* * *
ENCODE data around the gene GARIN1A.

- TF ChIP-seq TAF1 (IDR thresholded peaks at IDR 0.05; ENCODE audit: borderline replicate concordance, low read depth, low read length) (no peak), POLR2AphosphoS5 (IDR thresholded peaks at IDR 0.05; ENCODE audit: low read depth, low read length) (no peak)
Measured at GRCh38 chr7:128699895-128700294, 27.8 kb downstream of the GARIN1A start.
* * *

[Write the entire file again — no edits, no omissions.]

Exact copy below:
ENCODE data around the gene GARIN1A.

- TF ChIP-seq TAF1 (IDR thresholded peaks at IDR 0.05; ENCODE audit: borderline replicate concordance, low read depth, low read length) (no peak), POLR2AphosphoS5 (IDR thresholded peaks at IDR 0.05; ENCODE audit: low read depth, low read length) (no peak)
Measured at GRCh38 chr7:128699895-128700294, 27.8 kb downstream of the GARIN1A start.